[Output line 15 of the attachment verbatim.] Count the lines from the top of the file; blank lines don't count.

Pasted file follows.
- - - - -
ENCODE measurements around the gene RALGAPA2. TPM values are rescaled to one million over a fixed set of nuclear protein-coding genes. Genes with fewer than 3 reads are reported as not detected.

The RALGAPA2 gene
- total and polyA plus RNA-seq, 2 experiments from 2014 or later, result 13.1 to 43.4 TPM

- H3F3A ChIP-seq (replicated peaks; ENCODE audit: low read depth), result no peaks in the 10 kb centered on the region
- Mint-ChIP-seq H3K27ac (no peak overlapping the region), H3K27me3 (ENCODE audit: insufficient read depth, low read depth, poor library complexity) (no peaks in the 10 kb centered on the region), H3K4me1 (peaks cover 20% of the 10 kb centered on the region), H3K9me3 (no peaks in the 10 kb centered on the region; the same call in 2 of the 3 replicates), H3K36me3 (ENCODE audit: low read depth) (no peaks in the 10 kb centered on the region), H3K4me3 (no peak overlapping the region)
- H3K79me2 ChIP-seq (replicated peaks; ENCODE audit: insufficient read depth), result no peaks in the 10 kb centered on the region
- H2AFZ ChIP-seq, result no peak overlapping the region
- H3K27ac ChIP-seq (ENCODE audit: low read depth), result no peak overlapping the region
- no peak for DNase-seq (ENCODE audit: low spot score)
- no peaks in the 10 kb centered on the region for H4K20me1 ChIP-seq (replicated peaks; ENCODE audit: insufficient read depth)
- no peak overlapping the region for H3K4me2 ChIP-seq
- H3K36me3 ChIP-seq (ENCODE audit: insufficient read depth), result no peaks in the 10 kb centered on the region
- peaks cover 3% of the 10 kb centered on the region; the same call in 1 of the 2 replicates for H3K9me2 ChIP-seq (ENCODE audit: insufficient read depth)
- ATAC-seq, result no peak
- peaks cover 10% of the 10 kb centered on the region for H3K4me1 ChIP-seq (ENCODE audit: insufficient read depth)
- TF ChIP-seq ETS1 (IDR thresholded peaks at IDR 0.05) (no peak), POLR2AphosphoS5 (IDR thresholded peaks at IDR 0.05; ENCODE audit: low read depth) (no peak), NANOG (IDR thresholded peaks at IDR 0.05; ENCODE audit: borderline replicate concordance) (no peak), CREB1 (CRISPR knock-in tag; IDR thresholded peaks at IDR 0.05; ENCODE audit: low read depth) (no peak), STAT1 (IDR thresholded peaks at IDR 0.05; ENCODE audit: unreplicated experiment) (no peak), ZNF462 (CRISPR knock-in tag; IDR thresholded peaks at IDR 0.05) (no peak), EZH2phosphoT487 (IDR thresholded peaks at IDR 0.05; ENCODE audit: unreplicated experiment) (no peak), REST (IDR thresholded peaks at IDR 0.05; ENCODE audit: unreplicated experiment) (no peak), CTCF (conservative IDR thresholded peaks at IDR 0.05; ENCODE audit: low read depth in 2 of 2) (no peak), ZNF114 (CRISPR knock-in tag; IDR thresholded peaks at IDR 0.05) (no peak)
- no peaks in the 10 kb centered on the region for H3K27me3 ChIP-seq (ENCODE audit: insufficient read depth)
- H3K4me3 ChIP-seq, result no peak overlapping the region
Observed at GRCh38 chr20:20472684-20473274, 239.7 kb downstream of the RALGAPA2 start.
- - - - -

- peaks cover 10% of the 10 kb centered on the region for H3K4me1 ChIP-seq (ENCODE audit: insufficient read depth)